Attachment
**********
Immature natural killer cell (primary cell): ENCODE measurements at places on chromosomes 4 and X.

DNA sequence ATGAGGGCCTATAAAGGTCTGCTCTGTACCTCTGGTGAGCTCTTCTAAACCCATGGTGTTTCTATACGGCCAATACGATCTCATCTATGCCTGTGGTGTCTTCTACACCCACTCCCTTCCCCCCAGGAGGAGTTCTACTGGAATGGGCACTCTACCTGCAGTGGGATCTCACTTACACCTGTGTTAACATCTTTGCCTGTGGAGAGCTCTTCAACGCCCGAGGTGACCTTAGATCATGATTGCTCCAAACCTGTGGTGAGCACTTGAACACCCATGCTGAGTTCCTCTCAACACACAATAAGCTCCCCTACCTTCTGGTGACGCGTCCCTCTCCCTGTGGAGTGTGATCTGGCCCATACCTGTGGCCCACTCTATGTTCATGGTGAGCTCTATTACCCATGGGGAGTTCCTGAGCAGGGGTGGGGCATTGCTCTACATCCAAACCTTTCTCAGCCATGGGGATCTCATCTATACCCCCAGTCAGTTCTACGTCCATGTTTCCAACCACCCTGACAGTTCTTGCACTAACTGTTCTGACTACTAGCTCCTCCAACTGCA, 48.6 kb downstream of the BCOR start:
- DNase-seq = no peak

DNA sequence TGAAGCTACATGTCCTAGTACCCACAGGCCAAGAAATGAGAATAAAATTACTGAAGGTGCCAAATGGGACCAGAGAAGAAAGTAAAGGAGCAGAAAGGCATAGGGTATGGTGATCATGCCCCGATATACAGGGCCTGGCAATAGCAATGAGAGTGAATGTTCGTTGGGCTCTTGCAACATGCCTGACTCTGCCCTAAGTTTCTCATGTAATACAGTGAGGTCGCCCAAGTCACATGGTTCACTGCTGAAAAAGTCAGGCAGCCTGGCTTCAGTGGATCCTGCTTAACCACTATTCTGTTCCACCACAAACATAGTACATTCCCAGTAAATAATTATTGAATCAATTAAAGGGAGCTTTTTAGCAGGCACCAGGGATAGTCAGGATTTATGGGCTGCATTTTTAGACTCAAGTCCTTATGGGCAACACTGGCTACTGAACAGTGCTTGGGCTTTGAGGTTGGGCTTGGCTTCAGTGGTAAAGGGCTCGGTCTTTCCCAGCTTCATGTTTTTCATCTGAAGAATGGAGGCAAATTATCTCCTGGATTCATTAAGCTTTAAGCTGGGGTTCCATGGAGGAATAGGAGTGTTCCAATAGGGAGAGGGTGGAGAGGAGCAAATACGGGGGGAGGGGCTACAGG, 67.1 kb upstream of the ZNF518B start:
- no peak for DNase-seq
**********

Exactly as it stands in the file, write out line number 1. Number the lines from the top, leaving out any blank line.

Immature natural killer cell (primary cell): ENCODE measurements at places on chromosomes 4 and X.